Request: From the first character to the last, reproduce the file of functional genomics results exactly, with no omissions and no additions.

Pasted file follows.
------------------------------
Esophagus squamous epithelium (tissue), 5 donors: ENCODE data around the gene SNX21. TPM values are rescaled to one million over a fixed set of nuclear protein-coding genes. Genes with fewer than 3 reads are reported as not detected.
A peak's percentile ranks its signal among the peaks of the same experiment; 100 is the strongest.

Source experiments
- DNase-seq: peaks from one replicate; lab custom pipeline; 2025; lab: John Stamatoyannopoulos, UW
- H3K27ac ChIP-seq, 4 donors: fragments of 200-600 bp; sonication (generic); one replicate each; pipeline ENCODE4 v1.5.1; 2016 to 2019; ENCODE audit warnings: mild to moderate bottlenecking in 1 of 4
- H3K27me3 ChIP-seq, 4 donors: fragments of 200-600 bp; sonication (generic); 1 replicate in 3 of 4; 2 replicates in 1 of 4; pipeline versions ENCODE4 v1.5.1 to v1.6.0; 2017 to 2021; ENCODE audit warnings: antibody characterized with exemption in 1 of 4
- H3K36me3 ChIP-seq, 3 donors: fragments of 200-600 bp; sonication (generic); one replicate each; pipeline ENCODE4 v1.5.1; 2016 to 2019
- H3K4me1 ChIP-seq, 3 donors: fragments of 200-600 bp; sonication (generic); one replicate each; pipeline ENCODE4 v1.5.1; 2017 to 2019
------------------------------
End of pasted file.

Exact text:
Esophagus squamous epithelium (tissue), 5 donors: ENCODE data around the gene SNX21. TPM values are rescaled to one million over a fixed set of nuclear protein-coding genes. Genes with fewer than 3 reads are reported as not detected.
A peak's percentile ranks its signal among the peaks of the same experiment; 100 is the strongest.

Source experiments
- DNase-seq: peaks from one replicate; lab custom pipeline; 2025; lab: John Stamatoyannopoulos, UW
- H3K27ac ChIP-seq, 4 donors: fragments of 200-600 bp; sonication (generic); one replicate each; pipeline ENCODE4 v1.5.1; 2016 to 2019; ENCODE audit warnings: mild to moderate bottlenecking in 1 of 4
- H3K27me3 ChIP-seq, 4 donors: fragments of 200-600 bp; sonication (generic); 1 replicate in 3 of 4; 2 replicates in 1 of 4; pipeline versions ENCODE4 v1.5.1 to v1.6.0; 2017 to 2021; ENCODE audit warnings: antibody characterized with exemption in 1 of 4
- H3K36me3 ChIP-seq, 3 donors: fragments of 200-600 bp; sonication (generic); one replicate each; pipeline ENCODE4 v1.5.1; 2016 to 2019
- H3K4me1 ChIP-seq, 3 donors: fragments of 200-600 bp; sonication (generic); one replicate each; pipeline ENCODE4 v1.5.1; 2017 to 2019